Our Smartmedia series is intended to make kids smarter by explaining the world. If you want to learn all the basic knowledge, this series is perfect for you.
In this episode we discuss the history of our planet.
The Earth was formed about 4.6 billion years ago from gas and dust. It was so hot that it became a ball of liquid rock. As time went by, its surface cooled and formed a hard crust.
Scientists think that over millions of years the shape of the land and climate changed. Some animals died out and others appeared which could survive in the new but always changing conditions.
The hot Earth was covered with thick clouds of steam and gas. As the temperature cooled, it began to rain. It rained for hundreds of years and the seas formed. For the first billion years, there was no life on Earth. During this stormy time, mountains were formed and worn away. The land was covered by the sea and then left dry again.
The first living things on Earth were too tiny to be seen, and lived in the seas. Later, sea plants formed. They gave out oxygen, which the first sea animals needed to breathe. Fish were the first animals with a backbone and a kind of skeleton inside their bodies.
As more land appeared out of the seas, living things spread onto the wetlands. Many plants grew there and animals could now feed on land. Over a long period of time, some types of fish developed lungs. They could breathe out of water, and drag themselves along with their strong fins. These animals, amphibians, could live both on land and in water. Along with many insects, they lived in the warm, steamy swamps covering the Earth.
The climate on Earth grew hotter, and the swamps dried up. Amphibians needed water to lay eggs, so many died out. Animals, called reptiles, developed. They laid eggs on land, and were able to live in the new conditions. Monster reptiles, the dinosaurs, roamed the Earth. Some of them were 30 times bigger than an elephant. Many of them ate plants. Some, called pterosaurs, could fly. Dinosaurs died out about 60 million years ago. Cold-blooded animals are called ectotherms. Warm-blooded animals are called endotherms. Dinosaurs are believed to be in between: mesotherms. They could achieve the benefits of stable, warm body temperatures without having to eat so much. Nowadays animals are either ectotherm (reptiles and most fish) or ectotherm (mammals).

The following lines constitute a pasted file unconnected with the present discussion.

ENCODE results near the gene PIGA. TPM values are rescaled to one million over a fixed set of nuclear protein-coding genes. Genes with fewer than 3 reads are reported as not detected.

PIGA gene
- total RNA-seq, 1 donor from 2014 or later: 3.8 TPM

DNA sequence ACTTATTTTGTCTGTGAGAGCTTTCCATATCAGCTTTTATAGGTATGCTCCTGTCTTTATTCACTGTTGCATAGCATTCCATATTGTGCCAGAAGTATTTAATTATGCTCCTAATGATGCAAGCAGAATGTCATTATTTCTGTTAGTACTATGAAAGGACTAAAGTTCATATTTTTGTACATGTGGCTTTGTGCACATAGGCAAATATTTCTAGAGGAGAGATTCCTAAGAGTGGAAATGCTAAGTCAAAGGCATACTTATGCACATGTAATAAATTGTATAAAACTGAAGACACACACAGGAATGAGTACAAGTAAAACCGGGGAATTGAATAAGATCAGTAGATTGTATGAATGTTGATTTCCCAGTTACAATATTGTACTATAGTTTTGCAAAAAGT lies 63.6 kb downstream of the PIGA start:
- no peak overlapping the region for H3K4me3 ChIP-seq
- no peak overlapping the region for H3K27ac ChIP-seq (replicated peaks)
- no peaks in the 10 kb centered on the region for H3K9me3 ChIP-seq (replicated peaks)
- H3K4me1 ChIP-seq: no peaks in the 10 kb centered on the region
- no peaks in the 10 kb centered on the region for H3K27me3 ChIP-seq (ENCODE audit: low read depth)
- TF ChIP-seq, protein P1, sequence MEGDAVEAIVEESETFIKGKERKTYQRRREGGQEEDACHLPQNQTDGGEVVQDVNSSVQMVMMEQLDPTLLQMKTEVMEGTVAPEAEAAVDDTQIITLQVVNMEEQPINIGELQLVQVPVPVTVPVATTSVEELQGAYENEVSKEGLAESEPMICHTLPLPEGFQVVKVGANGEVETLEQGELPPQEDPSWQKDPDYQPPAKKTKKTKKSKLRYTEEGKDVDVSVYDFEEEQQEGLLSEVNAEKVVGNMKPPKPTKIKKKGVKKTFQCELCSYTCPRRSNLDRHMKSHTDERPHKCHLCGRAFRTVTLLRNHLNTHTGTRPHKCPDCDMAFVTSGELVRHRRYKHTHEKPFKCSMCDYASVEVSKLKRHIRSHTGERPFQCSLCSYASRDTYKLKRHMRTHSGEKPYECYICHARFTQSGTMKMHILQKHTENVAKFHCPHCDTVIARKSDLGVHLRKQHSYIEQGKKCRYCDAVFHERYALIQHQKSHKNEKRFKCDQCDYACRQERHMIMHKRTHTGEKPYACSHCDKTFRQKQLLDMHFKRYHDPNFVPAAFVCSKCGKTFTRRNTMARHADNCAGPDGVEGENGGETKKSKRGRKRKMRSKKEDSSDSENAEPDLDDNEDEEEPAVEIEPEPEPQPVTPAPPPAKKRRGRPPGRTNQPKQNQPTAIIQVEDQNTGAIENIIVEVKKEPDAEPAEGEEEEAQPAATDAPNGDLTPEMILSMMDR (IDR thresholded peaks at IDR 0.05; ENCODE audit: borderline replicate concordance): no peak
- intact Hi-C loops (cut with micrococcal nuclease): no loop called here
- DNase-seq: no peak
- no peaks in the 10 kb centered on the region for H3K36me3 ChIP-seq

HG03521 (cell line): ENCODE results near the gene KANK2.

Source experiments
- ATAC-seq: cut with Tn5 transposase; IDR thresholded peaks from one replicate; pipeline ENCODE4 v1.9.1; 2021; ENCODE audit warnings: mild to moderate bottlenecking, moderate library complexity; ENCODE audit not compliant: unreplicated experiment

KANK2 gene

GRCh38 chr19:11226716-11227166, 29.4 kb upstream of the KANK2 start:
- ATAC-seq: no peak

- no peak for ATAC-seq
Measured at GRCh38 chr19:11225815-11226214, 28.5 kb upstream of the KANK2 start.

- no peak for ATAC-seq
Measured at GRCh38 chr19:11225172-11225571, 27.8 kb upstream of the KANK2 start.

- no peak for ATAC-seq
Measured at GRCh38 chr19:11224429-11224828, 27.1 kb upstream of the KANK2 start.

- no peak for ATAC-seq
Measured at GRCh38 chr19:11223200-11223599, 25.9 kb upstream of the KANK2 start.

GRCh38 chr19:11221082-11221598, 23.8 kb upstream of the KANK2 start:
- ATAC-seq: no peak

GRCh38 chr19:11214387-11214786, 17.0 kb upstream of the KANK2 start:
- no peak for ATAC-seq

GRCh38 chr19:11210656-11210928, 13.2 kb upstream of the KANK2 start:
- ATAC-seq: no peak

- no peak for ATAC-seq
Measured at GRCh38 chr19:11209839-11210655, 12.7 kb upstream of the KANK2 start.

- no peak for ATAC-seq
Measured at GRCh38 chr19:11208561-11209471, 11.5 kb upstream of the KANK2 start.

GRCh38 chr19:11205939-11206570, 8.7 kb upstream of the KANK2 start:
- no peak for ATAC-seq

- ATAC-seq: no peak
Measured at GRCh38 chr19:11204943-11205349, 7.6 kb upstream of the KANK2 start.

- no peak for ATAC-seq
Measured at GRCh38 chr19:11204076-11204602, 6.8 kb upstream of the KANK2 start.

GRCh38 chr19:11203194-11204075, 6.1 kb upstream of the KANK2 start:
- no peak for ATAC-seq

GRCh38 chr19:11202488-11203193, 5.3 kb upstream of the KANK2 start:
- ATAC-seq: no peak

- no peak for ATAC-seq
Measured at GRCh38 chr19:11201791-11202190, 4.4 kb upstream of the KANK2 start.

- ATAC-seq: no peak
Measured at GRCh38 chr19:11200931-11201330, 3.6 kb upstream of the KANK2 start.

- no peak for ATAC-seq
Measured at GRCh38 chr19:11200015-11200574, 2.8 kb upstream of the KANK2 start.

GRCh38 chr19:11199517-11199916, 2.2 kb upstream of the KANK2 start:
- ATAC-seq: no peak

Scientists do not know exactly why all dinosaurs died out, but 150 million years before they did, the first mammals appeared on Earth. We mostly believe now that about 66 million years ago there was worldwide environmental change resulting from the impact of a large celestial object with the Earth and/or from vast volcanic eruptions. These climate and geological changes interrupted the dinosaurs’ food supply. Mammals feed their babies on milk that their mothers produce.They were better protected against the climate change. It was about now that the first flowering plants grew.
The climate grew cold and the Ice Ages began. Only mammals with fur, such as mammoths which lived in the last Ice Age, could survive on the land. About 150.000 years ago, in the last Ice Age, an early type of human lived in caves. They made stone tools and knew how to light fires. Scientists think that in about 5 billion years from now the Earth will end to exist. By then the Sun may have grown to 100 times its size and could burn up our planet.
That was all about our planet!